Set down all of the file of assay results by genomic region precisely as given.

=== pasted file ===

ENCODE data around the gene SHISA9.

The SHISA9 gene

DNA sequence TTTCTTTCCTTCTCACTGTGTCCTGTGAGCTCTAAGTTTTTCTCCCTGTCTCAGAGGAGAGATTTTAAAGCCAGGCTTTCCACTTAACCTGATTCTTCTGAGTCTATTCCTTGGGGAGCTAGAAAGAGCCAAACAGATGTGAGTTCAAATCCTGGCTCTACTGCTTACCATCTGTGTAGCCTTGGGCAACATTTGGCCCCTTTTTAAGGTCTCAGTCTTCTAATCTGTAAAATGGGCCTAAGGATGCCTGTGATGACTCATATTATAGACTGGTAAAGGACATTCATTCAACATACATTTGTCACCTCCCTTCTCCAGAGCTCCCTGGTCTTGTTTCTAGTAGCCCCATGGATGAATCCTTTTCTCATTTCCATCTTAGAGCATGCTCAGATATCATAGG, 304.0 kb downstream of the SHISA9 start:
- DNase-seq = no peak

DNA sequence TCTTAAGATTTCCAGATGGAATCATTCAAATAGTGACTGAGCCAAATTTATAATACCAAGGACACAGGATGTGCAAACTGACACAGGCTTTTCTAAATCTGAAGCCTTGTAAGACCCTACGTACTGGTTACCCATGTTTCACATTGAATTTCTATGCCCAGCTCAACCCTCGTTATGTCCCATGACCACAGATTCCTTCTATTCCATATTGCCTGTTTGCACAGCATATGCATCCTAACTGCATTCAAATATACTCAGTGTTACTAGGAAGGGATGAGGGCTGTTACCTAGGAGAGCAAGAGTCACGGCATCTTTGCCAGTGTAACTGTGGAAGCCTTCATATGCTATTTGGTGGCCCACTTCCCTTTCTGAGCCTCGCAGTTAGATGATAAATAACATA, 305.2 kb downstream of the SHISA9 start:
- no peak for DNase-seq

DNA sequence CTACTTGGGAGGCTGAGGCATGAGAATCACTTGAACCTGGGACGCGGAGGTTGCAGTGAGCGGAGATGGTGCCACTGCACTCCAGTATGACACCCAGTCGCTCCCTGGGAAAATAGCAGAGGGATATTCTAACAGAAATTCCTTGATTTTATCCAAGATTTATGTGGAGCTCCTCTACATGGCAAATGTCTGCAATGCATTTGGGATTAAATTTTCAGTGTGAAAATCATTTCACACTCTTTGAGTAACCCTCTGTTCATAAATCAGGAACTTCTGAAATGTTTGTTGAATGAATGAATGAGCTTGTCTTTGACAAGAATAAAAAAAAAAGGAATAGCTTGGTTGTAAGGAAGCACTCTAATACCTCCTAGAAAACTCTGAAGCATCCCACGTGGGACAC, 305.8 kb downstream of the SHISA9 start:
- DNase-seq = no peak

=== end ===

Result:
ENCODE data around the gene SHISA9.

The SHISA9 gene

DNA sequence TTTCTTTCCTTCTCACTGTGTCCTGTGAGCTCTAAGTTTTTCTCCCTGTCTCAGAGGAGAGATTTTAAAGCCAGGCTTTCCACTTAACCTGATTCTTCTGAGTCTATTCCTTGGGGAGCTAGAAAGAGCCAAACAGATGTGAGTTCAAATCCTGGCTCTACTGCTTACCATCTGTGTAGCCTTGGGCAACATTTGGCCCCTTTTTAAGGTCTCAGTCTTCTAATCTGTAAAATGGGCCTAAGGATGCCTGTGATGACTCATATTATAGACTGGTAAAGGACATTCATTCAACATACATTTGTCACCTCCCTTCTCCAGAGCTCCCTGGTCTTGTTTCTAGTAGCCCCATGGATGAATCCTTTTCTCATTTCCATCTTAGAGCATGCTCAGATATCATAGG, 304.0 kb downstream of the SHISA9 start:
- DNase-seq = no peak

DNA sequence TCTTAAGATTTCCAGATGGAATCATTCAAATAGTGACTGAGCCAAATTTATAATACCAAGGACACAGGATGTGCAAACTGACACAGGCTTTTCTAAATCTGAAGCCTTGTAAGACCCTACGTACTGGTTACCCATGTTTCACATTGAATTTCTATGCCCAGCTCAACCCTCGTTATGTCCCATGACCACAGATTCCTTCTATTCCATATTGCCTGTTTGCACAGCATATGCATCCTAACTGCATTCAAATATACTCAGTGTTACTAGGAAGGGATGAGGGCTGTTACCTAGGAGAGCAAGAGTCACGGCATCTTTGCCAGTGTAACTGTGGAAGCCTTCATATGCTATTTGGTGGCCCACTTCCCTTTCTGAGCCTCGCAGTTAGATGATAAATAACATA, 305.2 kb downstream of the SHISA9 start:
- no peak for DNase-seq

DNA sequence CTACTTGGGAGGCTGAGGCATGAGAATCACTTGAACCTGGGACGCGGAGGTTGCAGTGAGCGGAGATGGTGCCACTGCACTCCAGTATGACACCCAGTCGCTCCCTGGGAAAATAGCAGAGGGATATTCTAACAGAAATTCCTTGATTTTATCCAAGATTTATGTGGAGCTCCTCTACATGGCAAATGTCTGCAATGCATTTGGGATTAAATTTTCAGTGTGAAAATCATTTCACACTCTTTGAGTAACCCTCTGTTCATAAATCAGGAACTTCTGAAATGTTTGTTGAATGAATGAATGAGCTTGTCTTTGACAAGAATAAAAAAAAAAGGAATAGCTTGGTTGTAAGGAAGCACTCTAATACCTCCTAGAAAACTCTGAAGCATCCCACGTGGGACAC, 305.8 kb downstream of the SHISA9 start:
- DNase-seq = no peak